Take That, CBS: Dish Awarded Best of CES Award

International CES dumps CNET as awards partner

Fanning the flames of controversy over Dish's Hopper ad-skipping service, the International CES awarded Hopper with Sling the "Best of Show" co-winner, along with Razer Edge.

Handing the award to the Hopper service is a direct slap at CBS, which directed its CNET unit to withdraw the honor to Hopper because the TV network was in litigation with Dish over the technology.

To further emphasize its point, the Consumer Electronics Association is not only overriding CBS, but dumping CNET as CEA's partner to run the "Best of CES" awards program.

"CES has enjoyed a long and productive partnership with CNET and the Best of CES awards. However, we are concerned the new review policy will have a negative impact on our brand should we continue the awards relationship as currently constructed," Karen Chupka, svp of events and conferences for the CEA, said in a statement.

According to numerous reports, CNET's editors were all set to give Dish's Hopper the top prize until CBS CEO Les Moonves intervened and forced CNET editors to remove Dish from consideration because CBS was suing Dish for copyright infringement.

CEA has defended Dish's Hopper technology in its lawsuit with the TV networks, recently filing an amicus brief in the U.S. Court of Appeals for the Ninth Circuit.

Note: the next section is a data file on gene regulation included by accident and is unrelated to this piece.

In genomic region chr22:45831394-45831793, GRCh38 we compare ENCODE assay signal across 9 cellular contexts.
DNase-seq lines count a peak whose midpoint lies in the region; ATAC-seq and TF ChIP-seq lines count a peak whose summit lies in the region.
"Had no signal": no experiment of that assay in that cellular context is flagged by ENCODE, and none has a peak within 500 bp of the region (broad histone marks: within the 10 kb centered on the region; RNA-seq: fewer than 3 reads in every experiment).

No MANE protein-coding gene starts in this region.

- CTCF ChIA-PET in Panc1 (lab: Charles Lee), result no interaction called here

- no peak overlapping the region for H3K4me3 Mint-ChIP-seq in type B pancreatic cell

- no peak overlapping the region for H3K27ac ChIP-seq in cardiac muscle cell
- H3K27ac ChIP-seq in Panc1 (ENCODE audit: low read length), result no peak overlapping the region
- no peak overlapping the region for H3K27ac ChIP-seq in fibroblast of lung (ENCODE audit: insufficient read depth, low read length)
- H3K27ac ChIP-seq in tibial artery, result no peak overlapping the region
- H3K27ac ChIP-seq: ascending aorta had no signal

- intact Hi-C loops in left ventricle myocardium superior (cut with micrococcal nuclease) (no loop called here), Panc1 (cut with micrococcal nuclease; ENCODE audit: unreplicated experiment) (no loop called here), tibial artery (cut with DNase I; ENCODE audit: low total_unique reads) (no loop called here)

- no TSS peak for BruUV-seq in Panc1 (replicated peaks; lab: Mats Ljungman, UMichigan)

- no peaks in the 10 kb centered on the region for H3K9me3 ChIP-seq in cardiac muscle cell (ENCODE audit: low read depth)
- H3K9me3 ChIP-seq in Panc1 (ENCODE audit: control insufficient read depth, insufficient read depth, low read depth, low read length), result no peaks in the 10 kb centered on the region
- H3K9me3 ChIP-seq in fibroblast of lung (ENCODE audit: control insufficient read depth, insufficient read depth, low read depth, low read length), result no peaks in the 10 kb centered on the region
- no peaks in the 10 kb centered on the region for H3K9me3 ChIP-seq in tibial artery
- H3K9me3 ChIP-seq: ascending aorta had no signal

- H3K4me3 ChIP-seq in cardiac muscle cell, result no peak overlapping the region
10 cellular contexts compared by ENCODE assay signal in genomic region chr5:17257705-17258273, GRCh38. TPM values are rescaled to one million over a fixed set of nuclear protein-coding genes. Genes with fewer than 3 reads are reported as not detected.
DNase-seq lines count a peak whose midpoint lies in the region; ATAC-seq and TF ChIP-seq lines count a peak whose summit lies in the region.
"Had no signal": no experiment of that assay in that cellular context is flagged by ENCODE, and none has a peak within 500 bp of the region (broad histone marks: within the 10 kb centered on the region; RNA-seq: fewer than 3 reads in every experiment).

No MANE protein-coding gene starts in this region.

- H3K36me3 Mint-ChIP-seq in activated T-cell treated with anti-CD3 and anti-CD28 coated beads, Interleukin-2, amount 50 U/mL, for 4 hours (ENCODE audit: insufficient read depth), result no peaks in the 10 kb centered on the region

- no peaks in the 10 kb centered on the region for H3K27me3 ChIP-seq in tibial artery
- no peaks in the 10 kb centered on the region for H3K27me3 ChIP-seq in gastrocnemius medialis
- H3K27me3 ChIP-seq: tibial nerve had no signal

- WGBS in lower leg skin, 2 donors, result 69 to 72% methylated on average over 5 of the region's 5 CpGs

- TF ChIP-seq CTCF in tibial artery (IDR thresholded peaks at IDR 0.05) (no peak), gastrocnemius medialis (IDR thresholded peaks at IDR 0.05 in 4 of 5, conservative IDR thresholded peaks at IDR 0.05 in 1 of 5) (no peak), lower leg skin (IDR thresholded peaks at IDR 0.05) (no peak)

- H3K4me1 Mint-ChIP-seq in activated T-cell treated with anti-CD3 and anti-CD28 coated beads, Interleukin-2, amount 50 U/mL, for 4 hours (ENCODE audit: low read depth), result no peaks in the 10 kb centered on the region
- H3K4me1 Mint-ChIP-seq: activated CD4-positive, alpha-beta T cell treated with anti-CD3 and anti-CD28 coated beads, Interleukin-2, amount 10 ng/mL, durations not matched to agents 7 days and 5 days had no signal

"We believe that the Dish Hopper DVR is full covered by the Supreme Court's ruling in Sony Corp. of America v. Universal City Studios Inc. The simple fact is, making television easier to watch is not against the law. It is simply pro-innovation and pro-consumer," said CEA president and CEO Gary Shapiro.

In a statement, CNET didn't address what is turning into a never-ending controversy, nor losing the partnership with CES. "As the #1 tech news and reviews site in the world, CNET is committed to delivering in-depth coverage of consumer electronics. We look forward to covering CES and the latest developments from the show as we have for well over a decade," said CNET svp and general manager Mark Larkin.